With life, also comes the loss of relationships.  There are childhood friendship that are affected when one family or the other moves to another state or another neighborhood, when different schools are assigned or even different classrooms in the same school.  In our teens, there are dating relationships that never become permanent.  As adults, divorce may come uninvited into our life story.  Spouses pass away suddenly from accidents or illnesses.  The unthinkable comes to us when we lose a child.  We lose our parents.  Our siblings go into eternity before us.  Mourning comes to rest within us and we are not sure what to do with it. Read more

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Blessed Are The Poor In Spirit


Published on February 1st, 2016
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Blessed are the poor in spirit: for theirs is the kingdom of heaven.

Blessed are they that mourn: for they shall be comforted.

Blessed are the meek: for they shall inherit the earth.

Blessed are they which do hunger and thirst after righteousness: for they shall be filled.

Blessed are the merciful: for they shall obtain mercy.

Blessed are the pure in heart: for they shall see God.

Blessed are the peacemakers: for they shall be called the children of God.

Blessed are they which are persecuted for righteousness’ sake:

for theirs is the kingdom of heaven.

Blessed are ye, when men shall revile you, and persecute you,

and shall say all manner of evil against you falsely, for my sake.

Let’s be honest. No one aspires to be poor. No one relishes being poor. No one does a happy dance when they are out of money and go to the mailbox to find one more bill to pay. No one is happy when there are children without enough food to eat. Elders without enough money to cover the cost of their medication or their simple living expenses are not happy elders. Obligations to meet or miss can be overwhelming. However, that’s not the kind of poor Jesus was referring to in this passage. He didn’t say the blessed are the financially challenged, nor did He mean that. Being poor in spirit is a different kind of poor-ness – that isn’t about poverty. Read more

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A New Year


Published on January 1st, 2016
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There is something about the ending of one year and the beginning of a new one that causes a pause in life’s machinery for most of us.  It provides us with just enough time for a little introspection.  This affects us in various ways – from a sigh of relief that the old year is passed, hope at the promise of a new year, a creeping dread that this year may not be much different than last, or it may be a time of anticipation and hope as exciting plans are made for the future.  Some of us may end up with just a good case of the “I’m so tired” blahs as we slide from one year to the next.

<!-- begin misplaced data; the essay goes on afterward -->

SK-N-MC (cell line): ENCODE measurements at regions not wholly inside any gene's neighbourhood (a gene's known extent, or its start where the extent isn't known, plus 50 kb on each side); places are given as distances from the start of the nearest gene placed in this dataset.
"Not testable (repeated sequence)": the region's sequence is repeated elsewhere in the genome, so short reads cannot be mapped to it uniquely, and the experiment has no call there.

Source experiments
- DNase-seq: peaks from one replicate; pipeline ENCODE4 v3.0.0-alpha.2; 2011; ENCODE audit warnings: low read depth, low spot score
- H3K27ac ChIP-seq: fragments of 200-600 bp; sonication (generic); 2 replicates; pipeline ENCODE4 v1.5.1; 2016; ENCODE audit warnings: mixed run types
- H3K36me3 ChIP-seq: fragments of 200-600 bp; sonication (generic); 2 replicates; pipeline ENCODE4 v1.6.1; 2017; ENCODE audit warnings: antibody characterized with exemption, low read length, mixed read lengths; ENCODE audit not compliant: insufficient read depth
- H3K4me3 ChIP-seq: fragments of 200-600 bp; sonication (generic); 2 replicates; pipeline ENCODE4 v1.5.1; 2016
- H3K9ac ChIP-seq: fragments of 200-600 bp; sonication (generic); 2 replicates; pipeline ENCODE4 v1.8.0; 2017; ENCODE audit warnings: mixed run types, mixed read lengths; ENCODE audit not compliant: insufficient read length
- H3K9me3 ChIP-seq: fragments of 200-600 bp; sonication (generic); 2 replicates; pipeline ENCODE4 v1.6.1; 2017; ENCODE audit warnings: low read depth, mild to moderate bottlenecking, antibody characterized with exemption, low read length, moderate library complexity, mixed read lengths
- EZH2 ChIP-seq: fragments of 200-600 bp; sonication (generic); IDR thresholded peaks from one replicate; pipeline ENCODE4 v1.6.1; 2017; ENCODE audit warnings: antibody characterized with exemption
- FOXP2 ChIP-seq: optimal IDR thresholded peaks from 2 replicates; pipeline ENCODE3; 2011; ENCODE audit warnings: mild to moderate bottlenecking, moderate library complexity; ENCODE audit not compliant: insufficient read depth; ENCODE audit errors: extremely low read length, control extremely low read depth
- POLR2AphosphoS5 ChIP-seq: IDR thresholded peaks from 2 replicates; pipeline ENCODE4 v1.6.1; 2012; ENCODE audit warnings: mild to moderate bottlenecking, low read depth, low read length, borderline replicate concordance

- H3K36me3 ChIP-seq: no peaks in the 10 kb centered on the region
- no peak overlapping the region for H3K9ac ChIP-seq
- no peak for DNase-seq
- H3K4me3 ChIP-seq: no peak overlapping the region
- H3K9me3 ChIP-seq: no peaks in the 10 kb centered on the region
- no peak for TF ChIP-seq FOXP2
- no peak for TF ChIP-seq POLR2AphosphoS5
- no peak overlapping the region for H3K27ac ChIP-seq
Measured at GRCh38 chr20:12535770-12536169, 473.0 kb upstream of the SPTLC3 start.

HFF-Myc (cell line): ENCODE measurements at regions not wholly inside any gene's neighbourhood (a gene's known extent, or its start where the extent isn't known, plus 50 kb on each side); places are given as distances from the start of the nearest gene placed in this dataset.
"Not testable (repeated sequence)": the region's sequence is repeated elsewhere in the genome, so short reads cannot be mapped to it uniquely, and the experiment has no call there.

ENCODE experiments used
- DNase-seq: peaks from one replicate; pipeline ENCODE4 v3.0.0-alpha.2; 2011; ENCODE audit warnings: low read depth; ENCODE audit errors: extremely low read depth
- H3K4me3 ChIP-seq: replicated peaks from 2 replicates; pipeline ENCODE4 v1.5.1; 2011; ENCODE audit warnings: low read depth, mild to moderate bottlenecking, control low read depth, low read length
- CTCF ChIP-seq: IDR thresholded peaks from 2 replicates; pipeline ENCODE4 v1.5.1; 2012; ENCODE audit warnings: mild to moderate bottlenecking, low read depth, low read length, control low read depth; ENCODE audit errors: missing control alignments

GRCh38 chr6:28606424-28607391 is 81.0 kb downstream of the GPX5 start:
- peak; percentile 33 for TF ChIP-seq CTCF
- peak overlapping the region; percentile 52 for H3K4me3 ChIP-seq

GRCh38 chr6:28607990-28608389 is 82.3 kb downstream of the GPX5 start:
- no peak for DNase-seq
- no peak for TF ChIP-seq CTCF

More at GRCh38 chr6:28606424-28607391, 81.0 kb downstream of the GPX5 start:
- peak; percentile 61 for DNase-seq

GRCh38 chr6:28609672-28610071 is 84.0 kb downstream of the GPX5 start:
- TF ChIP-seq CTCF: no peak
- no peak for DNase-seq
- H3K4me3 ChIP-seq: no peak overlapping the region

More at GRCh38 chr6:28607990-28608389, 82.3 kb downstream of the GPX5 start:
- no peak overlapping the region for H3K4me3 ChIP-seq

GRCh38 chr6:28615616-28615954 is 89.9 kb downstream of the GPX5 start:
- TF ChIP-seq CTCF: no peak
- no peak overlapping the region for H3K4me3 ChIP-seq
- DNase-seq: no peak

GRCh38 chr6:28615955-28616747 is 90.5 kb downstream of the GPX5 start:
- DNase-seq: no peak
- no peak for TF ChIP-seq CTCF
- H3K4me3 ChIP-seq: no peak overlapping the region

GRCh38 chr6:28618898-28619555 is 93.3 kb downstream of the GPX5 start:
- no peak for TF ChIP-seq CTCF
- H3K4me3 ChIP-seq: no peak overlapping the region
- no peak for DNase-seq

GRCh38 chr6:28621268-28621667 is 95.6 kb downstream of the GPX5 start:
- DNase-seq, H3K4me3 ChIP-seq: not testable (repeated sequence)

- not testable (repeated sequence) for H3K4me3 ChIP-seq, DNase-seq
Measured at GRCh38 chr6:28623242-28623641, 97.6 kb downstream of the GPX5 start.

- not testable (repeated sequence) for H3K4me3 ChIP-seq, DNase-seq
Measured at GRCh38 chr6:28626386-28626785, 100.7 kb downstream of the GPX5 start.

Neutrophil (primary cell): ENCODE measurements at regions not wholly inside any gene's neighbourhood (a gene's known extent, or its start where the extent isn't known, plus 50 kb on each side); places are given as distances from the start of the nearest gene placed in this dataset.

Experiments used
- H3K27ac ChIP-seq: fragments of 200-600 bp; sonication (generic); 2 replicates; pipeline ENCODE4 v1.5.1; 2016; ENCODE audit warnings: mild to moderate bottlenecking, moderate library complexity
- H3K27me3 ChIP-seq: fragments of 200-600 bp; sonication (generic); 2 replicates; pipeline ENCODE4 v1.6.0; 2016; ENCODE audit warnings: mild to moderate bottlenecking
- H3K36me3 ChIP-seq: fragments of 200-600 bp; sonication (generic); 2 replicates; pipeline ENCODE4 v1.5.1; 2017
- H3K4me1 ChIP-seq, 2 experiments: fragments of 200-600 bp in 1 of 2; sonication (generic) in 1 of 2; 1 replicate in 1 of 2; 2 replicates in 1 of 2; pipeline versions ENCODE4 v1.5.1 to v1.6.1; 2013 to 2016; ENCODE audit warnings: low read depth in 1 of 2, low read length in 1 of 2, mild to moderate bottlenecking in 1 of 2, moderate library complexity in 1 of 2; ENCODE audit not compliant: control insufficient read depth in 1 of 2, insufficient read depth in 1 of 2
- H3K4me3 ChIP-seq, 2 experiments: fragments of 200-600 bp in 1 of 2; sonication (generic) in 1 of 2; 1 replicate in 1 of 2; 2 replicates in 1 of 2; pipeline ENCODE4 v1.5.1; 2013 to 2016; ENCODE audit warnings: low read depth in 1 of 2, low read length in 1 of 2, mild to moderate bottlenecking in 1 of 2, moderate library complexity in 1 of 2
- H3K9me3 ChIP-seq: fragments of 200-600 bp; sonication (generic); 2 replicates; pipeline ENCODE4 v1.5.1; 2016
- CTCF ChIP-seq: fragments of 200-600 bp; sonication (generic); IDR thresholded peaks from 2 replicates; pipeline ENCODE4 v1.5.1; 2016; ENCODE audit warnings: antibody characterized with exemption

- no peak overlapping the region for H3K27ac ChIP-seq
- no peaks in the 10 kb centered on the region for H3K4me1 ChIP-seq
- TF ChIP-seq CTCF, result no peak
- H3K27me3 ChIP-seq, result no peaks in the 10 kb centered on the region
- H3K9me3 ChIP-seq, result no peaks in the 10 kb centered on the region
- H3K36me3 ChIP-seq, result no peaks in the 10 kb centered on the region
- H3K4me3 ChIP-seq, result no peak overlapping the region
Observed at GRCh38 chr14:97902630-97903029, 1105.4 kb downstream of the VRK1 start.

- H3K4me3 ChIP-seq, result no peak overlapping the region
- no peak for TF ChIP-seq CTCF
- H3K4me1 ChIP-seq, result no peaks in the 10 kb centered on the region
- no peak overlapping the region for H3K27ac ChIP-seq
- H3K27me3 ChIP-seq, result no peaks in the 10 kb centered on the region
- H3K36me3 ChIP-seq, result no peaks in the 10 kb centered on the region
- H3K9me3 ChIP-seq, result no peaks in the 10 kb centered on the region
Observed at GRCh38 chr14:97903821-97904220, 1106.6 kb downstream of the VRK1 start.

However, through the years, I have become increasingly aware of the fact that if I will approach this final holiday of the holiday season with faith and hope, it can truly make all the difference in the world.  If my evaluation of the previous year – and my anticipation for the coming year – are both filled with thanksgiving I become more and more aware of the gifts God has given me.

Being “New Year” conscious, I want to share a few personal musings for this time of year.  Several years ago, in a simple way, I analyzed and evaluated where I was in life, what I had done so far, and what I wanted to do.  I identified the areas in my life I felt I needed to shape up.  I calculated that within two years I could catch up, grow enough, and make my way to a more productive phase of life.  In reality, it took more time than I thought.  Retrospective, it required more discipline than I anticipated.

Don’t misunderstand me.  I did a lot of catching up.  I reached many goals and solved a lot of problems, dispelled a lot of fears, and increased my faith.  Believe me, though, I learned in the process that there are still things to be conquered, still tasks to be accomplished, still goals to be reached.  Sometimes life really is like the carrot hanging from a stick – you keep moving toward it, and it keeps being just beyond our reach.  However, it is in the striving – the reaching – the stretching and growing – that His will and work is accomplished in us.

If you have experienced these feelings, let me share with you the scriptures that ease my anxiety.  Exodus 23:29-30 says this:  “I will not drive them out from before thee in one year; lest the land become desolate, and the beast of the field multiply against thee. By little and little I will drive them out from before thee, until thou be increased, and inherit the land.”

What would life be without goals to accomplish, areas to be conquered, things to do, and yes, even pressure to get it done?  It would not be blissful – more likely boring and rather desolate.  Even now, when others might say, as my husband and I are in our 80s, we cannot imagine sitting in our recliners and rocking the rest of our lives away.  There are still dreams to make come true, goals to be reached, changes to be facilitated, work to be done.  We are not through learning and growing.  Neither are you.